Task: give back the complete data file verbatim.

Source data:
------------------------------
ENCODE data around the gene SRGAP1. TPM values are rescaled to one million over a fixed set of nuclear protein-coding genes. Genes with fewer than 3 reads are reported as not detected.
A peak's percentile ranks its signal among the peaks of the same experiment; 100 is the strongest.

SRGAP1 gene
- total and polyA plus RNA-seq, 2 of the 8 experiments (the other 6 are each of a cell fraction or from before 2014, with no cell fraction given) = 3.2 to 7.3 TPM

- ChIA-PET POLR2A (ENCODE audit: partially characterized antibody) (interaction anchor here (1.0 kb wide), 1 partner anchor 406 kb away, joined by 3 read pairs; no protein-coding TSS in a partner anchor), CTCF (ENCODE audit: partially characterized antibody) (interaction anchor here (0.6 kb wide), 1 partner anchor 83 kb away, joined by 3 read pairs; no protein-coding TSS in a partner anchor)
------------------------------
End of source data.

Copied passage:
ENCODE data around the gene SRGAP1. TPM values are rescaled to one million over a fixed set of nuclear protein-coding genes. Genes with fewer than 3 reads are reported as not detected.
A peak's percentile ranks its signal among the peaks of the same experiment; 100 is the strongest.

SRGAP1 gene
- total and polyA plus RNA-seq, 2 of the 8 experiments (the other 6 are each of a cell fraction or from before 2014, with no cell fraction given) = 3.2 to 7.3 TPM

- ChIA-PET POLR2A (ENCODE audit: partially characterized antibody) (interaction anchor here (1.0 kb wide), 1 partner anchor 406 kb away, joined by 3 read pairs; no protein-coding TSS in a partner anchor), CTCF (ENCODE audit: partially characterized antibody) (interaction anchor here (0.6 kb wide), 1 partner anchor 83 kb away, joined by 3 read pairs; no protein-coding TSS in a partner anchor)